The most worrying aspect of this ruckus is that this ‘protest culture’ has affected thousands of passengers
When the country’s prime minister is forced to step in to resolve a dispute, you know that things have gone too far. His latest intervention comes after PIA and the Pakistan Airline Pilots’ Association (Palpa) were unable to reach an agreement following the latter adopting a ‘go-slow’ strategy leading to several flights being cancelled. The problem here did not arise overnight. If one analyses the press conference held by the Palpa president last month, it is clear that a protest was already in the making. The demands were clear. Palpa wanted Shujaat Azeem, special assistant to the prime minister on aviation, to accede to its demands, including replacing the director of flight operations, implementing a revised working agreement and reinstating grounded pilots among others. Increase in salaries, and withdrawal of inquiries and notices served to pilots were also on the agenda. On his part, Mr Azeem said that pilots were being compensated adequately, citing tax exemptions. Palpa is a smart and strong body. It has chosen, for itself, the perfect time to cause delays — when Hajj flights are scheduled to bring pilgrims back to the country. It is even ostensibly going by the book as pilots are calling in sick. Legally, the PIA management can’t do much, except bring Palpa to the negotiating table.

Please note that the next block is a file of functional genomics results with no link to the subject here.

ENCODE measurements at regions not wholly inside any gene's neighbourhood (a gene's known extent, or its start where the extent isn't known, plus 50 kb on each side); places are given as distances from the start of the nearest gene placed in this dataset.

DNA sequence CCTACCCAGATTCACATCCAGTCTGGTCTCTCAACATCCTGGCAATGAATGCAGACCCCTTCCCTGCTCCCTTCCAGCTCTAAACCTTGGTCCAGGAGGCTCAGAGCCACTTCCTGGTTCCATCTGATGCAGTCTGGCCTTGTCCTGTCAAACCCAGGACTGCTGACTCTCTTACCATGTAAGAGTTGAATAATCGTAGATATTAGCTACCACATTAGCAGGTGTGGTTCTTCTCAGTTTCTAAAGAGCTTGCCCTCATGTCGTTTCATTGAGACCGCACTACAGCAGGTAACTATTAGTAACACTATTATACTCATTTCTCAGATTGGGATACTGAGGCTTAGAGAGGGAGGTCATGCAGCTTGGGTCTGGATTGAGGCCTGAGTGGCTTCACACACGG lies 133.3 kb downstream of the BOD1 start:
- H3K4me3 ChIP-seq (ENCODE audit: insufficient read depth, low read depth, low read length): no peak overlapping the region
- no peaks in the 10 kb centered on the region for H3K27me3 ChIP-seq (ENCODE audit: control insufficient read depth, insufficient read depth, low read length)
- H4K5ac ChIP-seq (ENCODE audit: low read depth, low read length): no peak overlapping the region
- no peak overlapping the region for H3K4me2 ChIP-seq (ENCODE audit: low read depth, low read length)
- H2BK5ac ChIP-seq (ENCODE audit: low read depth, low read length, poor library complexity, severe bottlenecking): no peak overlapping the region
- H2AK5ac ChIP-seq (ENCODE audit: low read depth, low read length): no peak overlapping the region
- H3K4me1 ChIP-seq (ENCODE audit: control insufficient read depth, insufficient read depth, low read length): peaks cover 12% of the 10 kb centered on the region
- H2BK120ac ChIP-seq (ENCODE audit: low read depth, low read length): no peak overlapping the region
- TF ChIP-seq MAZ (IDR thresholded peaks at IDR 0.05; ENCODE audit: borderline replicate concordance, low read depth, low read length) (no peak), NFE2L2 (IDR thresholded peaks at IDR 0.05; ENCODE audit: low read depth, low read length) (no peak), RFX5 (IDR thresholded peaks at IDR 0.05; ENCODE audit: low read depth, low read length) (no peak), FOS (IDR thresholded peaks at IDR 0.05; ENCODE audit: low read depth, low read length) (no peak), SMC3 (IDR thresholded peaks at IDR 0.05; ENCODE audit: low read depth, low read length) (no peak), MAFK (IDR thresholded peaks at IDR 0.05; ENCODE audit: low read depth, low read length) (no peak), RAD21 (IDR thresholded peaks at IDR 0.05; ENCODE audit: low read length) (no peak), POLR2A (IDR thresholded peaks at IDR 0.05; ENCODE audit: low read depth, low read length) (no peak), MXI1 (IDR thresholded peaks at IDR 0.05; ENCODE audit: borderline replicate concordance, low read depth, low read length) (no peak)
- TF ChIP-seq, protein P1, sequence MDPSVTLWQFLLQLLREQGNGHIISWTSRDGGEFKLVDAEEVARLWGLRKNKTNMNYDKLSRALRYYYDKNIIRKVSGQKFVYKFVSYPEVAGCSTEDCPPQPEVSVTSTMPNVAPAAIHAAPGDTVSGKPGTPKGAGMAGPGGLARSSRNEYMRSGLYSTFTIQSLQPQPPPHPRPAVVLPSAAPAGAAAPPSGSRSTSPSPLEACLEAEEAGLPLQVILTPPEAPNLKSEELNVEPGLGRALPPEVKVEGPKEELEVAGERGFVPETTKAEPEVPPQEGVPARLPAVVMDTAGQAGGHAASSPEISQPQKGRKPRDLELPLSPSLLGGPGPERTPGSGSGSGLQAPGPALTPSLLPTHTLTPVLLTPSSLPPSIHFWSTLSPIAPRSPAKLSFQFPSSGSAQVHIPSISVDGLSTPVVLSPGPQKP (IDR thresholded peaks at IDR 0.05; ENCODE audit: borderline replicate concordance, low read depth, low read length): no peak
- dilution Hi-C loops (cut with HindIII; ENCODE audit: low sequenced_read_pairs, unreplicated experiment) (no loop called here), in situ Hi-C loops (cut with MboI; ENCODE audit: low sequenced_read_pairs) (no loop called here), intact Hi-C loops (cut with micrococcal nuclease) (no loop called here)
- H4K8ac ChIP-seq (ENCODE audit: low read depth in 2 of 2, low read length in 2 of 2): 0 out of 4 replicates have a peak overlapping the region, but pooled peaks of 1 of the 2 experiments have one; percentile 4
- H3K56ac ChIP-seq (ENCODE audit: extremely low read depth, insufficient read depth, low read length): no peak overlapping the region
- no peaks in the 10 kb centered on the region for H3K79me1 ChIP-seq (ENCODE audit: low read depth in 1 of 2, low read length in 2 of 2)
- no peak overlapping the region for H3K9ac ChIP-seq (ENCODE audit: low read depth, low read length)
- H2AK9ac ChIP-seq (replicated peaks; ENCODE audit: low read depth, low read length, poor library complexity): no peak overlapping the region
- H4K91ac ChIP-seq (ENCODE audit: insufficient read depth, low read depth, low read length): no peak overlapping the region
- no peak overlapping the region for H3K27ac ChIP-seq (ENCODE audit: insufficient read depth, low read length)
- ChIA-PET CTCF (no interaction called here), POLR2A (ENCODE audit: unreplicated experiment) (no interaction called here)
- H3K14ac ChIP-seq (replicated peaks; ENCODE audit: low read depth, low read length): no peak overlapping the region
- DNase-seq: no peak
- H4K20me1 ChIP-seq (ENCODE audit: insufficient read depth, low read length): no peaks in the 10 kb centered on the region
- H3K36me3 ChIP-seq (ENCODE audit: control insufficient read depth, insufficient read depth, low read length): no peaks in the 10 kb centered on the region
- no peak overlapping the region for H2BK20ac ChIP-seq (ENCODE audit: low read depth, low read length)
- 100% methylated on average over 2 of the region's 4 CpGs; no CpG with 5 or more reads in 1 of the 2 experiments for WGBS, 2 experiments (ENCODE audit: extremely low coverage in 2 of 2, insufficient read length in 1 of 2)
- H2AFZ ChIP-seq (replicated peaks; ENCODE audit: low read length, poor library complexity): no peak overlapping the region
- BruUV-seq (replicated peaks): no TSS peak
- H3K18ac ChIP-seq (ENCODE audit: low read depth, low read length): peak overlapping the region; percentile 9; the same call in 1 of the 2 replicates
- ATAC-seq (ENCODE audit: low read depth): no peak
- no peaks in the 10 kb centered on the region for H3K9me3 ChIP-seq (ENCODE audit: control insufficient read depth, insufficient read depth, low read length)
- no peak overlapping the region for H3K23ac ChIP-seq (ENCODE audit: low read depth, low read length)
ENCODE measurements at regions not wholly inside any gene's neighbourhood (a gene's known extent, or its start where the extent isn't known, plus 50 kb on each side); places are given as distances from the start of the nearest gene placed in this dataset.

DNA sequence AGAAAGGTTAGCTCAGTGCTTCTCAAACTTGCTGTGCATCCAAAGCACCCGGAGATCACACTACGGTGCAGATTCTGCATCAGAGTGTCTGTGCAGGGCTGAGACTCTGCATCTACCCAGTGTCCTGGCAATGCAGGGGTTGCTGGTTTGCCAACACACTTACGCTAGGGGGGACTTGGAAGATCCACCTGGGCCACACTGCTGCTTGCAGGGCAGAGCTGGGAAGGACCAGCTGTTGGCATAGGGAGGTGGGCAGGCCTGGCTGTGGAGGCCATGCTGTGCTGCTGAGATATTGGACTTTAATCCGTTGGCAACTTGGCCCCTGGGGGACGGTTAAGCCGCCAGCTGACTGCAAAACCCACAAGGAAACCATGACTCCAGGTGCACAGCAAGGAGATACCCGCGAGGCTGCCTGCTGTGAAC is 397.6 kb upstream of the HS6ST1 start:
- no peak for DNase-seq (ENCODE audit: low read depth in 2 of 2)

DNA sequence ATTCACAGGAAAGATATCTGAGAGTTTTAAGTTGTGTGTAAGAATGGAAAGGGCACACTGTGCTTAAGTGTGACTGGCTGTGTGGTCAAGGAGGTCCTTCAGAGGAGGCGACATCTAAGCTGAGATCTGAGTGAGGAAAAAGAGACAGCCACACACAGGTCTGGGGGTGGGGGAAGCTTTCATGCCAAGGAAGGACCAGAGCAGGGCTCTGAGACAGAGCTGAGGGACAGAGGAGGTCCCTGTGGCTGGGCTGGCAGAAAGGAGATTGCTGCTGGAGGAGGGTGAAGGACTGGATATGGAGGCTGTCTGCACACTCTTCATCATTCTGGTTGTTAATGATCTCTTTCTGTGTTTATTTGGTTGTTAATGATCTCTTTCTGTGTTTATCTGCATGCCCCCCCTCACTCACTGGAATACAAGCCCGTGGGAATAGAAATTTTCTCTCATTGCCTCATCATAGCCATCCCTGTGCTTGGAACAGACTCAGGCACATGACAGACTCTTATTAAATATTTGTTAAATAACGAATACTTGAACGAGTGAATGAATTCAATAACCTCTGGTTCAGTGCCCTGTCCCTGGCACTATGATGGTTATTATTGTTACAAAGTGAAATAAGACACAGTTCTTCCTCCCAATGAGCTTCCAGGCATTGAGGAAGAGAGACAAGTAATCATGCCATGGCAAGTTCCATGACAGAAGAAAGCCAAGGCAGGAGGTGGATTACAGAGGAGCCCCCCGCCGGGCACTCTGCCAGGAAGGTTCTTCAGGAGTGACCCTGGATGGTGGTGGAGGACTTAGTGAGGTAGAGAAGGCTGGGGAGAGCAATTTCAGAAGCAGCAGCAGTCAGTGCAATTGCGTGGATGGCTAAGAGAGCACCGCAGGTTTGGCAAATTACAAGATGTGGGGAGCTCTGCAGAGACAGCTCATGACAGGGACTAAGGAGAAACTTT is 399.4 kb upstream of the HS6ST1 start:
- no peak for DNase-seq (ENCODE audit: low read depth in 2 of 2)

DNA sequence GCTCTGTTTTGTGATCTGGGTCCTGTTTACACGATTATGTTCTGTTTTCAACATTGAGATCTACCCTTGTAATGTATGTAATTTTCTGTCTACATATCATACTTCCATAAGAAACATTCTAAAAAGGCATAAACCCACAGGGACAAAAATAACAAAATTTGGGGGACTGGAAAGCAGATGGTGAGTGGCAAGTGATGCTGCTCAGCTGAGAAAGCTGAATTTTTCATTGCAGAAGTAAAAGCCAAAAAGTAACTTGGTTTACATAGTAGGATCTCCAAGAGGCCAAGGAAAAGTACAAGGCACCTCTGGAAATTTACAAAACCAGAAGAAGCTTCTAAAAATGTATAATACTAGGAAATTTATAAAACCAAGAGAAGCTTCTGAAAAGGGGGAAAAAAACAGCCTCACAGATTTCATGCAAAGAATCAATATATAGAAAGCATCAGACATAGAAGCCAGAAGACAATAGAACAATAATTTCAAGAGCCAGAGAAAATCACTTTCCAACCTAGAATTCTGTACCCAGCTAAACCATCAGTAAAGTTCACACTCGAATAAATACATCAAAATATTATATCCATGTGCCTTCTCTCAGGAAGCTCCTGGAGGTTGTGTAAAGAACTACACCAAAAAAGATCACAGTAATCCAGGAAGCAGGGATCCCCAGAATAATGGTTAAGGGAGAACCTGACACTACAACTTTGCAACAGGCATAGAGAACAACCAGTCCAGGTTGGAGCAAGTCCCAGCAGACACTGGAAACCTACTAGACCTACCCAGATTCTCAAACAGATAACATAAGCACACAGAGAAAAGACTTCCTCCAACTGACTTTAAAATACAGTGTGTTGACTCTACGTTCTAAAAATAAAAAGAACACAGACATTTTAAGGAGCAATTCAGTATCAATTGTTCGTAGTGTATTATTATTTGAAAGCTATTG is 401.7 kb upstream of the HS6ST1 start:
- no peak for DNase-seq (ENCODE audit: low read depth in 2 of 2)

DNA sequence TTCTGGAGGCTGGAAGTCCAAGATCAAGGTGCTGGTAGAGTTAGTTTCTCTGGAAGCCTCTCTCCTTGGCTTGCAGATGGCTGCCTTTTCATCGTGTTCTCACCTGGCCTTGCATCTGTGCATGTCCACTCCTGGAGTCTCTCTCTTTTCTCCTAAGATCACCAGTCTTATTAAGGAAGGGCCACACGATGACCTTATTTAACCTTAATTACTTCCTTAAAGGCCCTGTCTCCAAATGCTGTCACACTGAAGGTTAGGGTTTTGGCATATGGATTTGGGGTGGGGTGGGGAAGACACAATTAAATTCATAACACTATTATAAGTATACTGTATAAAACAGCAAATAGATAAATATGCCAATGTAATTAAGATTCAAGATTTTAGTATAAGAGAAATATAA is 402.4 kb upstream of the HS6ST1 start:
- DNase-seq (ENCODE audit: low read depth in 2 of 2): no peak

The most worrying aspect of this ruckus is that this ‘protest culture’ has affected thousands of passengers. When flight delays start inconveniencing ordinary citizens on a regular basis, it is clear that there is too much power vested among a select few. In its defence, Palpa would say that the PIA management only comes to the table when faced with such dramatic actions. The government has already shown its protest-phobia and caves in, more often than not, when faced with wide-scale demonstrations. What Palpa is doing suits its cause and it might even get its way. But this sort of unprofessionalism and incompetence eventually harms ordinary citizens — not only leading them to miss important engagements but also forcing them to pay the higher fares of other airlines taking advantage of the current impasse. This is the last thing the government needs when it is looking to attract tourists, investors and foreign exchange. PIA is already losing money rapidly, and it will continue to bleed if these shenanigans go on.
Published in The Express Tribune, October 7th, 2015.
Like Opinion & Editorial on Facebook, follow @ETOpEd on Twitter to receive all updates on all our daily pieces.